I just got back last night from three days in Las Vegas. this is our last trip before Mary retires... and so, we wanted to do something cheap and easy. we had two free nights at the Orleans Hotel and so Sunday afternoon, we caught a flight to LAS from MSP. we got to Vegas about 7 p.m. and since cars were pretty cheap, we got a car for the trip. we stopped in the LAS terminal to book a room that I had found in our favorite downtown hotel, Main Street Station, for $67 that included a ten dollar buffet voucher… I have written many times about how beautiful Main Street Station is to one like myself who enjoys the eclectic conglomeration of antiques and just plain old stuff, reassembled and repurposed to make this lovely building which is seriously, the most interesting, authentic and beautiful casino in Vegas. from the Victorian wrought iron and stained glass to the bronze boar on the bar (that was once a piece of public art in Nice, France) to the bronze doors from the old Royal Bank of Kuwait, this place is just plain a treat for the eyes. and the buffet is good. it is not gourmet, but then, neither am I, and the food is very good and plentiful with a most entertaining omelet maker named Manny. who jokes with the customers, calls everybody “movie star” and deftly flips the omelets ten feet in the air with his frying pan… so, after the buffet on Monday morning, we decided to see how the other half live and drove over to Cesare’s Palace, still one of the more expensive and fancy places on the strip… frankly, the casino was not nearly as interesting to see as the one downtown at Main Street Station. and I had to laugh at the mixture of poorly rendered copies of Greek, Roman and Renaissance statues that they have scattered around to try and create the ambiance of Imperial Rome. or sort of a Disneyesque cartoon of Imperial Rome. we toured the casinos in that area and then for the afternoon went to the Orleans and checked in. it was a bit over 100 degrees Fahrenheit (38 degrees Celcius). and the pool was still open so I spent some cool refreshing time dipping into the pool and then sitting in the shade reading. I had two very good books along and I finished one and got a good start on the other over this visit. I will write more about the books in a bit… the next day, we had breakfast at the Orleans. they make a really really good chicken gumbo that they serve for about five bucks for a huge bowl. so, I had gumbo for breakfast. no wonder my digestion is somewhat ruined!! then for lunch we visited the buffet at a nice Casino out on Rancho Drive called Texas Station. Mary likes to play blackjack and the machines there. as we were leaving, I stopped to watch a crap table where a very entertaining dealer was jawing with one of the customers, and everybody was laughing and having a good time. a woman next to where I was standing took the dice and started making passes, so I put a few dollars into the game and eventually came out about $8 ahead. while this woman was shooting, a big heavyset guy with a beard and a shirt that said “thug” came up to the table and started tossing $100 chips on the hard ways and making other long shot bets with hundred dollar (black) chips. he did not say much but was raking in the stacks of hundreds as he hit his hard ways (pay 8 to 1 or 10 to 1) with hundred dollar bets. I left the table to go cash in my $8 and was just walking back from the cashier’s cage when I saw this big guy jump up in the air pumping his fist shouting “that’s what I’m talking about”. this from a guy who had hardly said a word since walking up to the crap table except instructions for his bets. I walked over to the table and the woman who had been shooting told me that the guy had just made something like $7000 on one roll of the dice on one of his one roll long shot bets. it was fun to watch the dealers count up the stacks of black chips and hand them over. too often, the money is going the other way!!! so, the guy walked away from the table nearly ten thousand dollars up. for about 15 minutes of playing the game. a time when I won $8!!! lol so, we had another nice night at the Orleans and after another day sitting by the pool, we caught the late afternoon flight back to MSP and got back to Maplewood about one this morning… really, I spent a lot of time sitting by the pool in the shade reading. my first book was called Michelangelo and the Pope’s Ceiling. I have read this before and it is a lovely entertaining bit of history and biography that is so so well written that I am sure that even those only marginally interested in Renaissance art would enjoy it. the second was a biography of Marcel Duchamp. an erratic genius and brilliant painter who quit painting for good in 1918 when he was in his late 20s. his King and Queen Surrounded by Swift Nudes is one of my very favorite paintings and one of the finest works of art from the twentieth or any other century… doing all this reading about great, brilliant and successful artists got me thinking about my own art, what it is and why I keep doing it. Michelangelo was a busy professional artist who earned a living, indeed supported his father and several brothers painting and sculpting masterworks for the Catholic church and a few other patrons. Duchamp gave away his few paintings, or sold them for a pittance. and made his living doing other things than making art. finally, he threw a monkey wrench in the whole mechanism of making art in any traditional way by basically inventing conceptional art where art is whatever the aristocratic artist deems art to be… I do not sell art although, unlike Michelangelo, this is a decision that is as much imposed upon me as chosen by me due to the fact that nobody is calling my art important or clambering to buy it or hire me for a fat purse of gold to make more. if the pope was calling me up to paint a church ceiling for the kind of money Michelangelo was paid, I would probably take a shot at it. where, I am confident that Duchamp would not have. in fact, he turned down many requests for him to make art works. and as a famous art insider and confidant of the wealthy and powerful art elite, (not to mention as a painter with a rare and wonderful gift) he certainly could have made a lot of money at it. instead, he spent his time playing chess… so, he was more of a noncommercial artist than I am… I have been working all summer on two small paintings. I am still not satisfied completely with either of them. and mostly making art that seems to satisfy me is such a struggle that I think that most of what I do with paintings is splash paint around and hope something interesting happens. back when I could hardly draw at all, I thought I was an immensely talented person, destined to make amazing magical art. now that I can actually (through years and years of practice) draw pretty well, I think I am a person with no talent whatsoever and that what is of interest in my art is mostly a result of accidents and the only thing I have a talent for is messing up canvasses and finding dead ends. so, if I were hired to paint a church ceiling, it would probably take me years and wind up a miserable mess that I would have to chisel off the ceiling after all… but I do admire those creators of immense natural gift, like Michelangelo and Duchamp, and they certainly have set a high bar for any of us who dares to pick up a paint brush and attempt to make art. I guess I do not know much about art, about why I make it, or about what any of this means…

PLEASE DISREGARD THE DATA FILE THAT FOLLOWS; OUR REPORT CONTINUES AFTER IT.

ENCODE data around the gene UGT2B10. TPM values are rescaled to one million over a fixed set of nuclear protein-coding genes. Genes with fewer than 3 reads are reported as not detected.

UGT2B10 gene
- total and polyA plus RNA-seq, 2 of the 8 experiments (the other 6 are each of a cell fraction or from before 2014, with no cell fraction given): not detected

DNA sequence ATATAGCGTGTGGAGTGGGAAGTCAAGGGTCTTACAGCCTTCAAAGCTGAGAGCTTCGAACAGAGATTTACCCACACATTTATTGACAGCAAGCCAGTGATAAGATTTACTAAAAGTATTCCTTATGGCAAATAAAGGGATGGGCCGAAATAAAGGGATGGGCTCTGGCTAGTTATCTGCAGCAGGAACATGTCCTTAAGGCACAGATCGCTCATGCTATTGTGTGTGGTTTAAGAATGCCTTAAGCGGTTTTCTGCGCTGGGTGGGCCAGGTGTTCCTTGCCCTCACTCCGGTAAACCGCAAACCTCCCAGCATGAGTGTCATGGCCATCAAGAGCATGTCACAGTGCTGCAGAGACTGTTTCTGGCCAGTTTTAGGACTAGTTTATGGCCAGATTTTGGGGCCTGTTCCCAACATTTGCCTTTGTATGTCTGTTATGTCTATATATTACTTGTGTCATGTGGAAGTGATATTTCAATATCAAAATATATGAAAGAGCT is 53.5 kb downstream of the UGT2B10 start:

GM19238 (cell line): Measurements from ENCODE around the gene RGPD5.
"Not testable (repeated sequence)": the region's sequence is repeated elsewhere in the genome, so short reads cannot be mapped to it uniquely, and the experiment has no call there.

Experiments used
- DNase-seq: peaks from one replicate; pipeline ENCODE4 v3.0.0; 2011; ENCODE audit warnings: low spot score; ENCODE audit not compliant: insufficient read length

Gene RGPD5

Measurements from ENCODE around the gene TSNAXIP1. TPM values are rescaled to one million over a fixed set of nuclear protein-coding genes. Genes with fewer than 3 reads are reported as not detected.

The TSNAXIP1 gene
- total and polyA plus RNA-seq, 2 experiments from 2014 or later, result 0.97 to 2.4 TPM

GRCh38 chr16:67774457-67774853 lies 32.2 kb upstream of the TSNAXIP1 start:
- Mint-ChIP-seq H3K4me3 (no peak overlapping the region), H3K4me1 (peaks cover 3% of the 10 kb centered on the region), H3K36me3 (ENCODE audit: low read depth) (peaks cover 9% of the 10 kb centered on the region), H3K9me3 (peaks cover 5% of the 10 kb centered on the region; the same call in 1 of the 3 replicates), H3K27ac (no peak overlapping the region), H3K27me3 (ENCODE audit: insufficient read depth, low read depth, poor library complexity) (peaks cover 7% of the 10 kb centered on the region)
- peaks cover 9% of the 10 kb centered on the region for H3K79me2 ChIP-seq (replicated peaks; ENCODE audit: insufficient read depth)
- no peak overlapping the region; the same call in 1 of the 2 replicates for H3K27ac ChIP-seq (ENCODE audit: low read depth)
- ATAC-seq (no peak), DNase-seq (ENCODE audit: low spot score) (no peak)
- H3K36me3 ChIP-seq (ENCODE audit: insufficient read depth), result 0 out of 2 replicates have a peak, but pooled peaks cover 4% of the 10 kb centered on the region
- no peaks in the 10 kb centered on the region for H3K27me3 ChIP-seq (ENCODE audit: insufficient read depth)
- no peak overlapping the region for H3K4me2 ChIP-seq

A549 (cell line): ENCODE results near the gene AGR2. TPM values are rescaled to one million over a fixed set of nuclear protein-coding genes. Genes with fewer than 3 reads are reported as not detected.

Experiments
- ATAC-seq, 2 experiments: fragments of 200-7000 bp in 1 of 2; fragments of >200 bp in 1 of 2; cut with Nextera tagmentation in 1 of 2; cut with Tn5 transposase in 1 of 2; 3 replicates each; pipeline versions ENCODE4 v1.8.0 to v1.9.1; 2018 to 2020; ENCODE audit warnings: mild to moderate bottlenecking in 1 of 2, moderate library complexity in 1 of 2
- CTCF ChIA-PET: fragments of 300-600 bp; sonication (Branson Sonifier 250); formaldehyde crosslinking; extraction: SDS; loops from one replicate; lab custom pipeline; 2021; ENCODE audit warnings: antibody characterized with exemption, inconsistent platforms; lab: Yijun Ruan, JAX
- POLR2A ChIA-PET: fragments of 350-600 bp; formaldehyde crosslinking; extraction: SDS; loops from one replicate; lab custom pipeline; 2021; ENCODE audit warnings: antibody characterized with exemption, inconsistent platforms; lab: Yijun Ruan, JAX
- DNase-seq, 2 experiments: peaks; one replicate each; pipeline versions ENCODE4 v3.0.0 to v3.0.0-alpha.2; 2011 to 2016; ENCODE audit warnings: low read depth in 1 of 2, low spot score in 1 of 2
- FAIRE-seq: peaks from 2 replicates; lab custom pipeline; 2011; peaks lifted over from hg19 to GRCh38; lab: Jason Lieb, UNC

poetryrepairs #223 15,04:044

Las Vegas

I saw the desert spread out beneath the wings of a 737. vast and golden, red in the sun… then stuck in traffic on the North I-15… later a fat old man in flowered shorts, I was reading about Michelangelo and Marcel Duchamp. sitting by the pool… watching the sledge hammer desert sunlight being deftly flicked away from the curve of tiny waves on the tiptoeing surface of aqua-green chlorinated crystal water…

poetryrepairs #223 15,04:044


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norman j. olson is a 64 year old small press poet and artist... ‘i published my first poem in 1984 after many years of regular submission and rejection and have now published hundreds of poems and art works in 15 countries and all over the usa... current work can be seen in Lummox, Sketchbook http://poetrywriting.org , and Poetryrepairs http://www.poetryrepairs.com regular cover artist and poet'